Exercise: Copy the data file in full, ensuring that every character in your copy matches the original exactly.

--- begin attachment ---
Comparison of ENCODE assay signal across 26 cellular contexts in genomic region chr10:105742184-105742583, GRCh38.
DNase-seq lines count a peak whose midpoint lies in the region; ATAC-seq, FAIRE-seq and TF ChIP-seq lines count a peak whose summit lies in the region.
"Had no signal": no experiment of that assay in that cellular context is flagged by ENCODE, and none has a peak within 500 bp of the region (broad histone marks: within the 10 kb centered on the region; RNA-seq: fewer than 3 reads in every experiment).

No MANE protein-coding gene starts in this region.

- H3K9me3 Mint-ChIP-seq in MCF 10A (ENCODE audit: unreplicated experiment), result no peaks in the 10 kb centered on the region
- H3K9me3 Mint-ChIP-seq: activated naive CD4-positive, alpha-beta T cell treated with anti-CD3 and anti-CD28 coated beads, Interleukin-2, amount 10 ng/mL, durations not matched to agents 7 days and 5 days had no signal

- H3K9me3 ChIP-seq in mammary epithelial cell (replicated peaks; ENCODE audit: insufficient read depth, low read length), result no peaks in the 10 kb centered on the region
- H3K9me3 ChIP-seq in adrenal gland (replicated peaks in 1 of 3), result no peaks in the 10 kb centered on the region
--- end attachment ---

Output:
Comparison of ENCODE assay signal across 26 cellular contexts in genomic region chr10:105742184-105742583, GRCh38.
DNase-seq lines count a peak whose midpoint lies in the region; ATAC-seq, FAIRE-seq and TF ChIP-seq lines count a peak whose summit lies in the region.
"Had no signal": no experiment of that assay in that cellular context is flagged by ENCODE, and none has a peak within 500 bp of the region (broad histone marks: within the 10 kb centered on the region; RNA-seq: fewer than 3 reads in every experiment).

No MANE protein-coding gene starts in this region.

- H3K9me3 Mint-ChIP-seq in MCF 10A (ENCODE audit: unreplicated experiment), result no peaks in the 10 kb centered on the region
- H3K9me3 Mint-ChIP-seq: activated naive CD4-positive, alpha-beta T cell treated with anti-CD3 and anti-CD28 coated beads, Interleukin-2, amount 10 ng/mL, durations not matched to agents 7 days and 5 days had no signal

- H3K9me3 ChIP-seq in mammary epithelial cell (replicated peaks; ENCODE audit: insufficient read depth, low read length), result no peaks in the 10 kb centered on the region
- H3K9me3 ChIP-seq in adrenal gland (replicated peaks in 1 of 3), result no peaks in the 10 kb centered on the region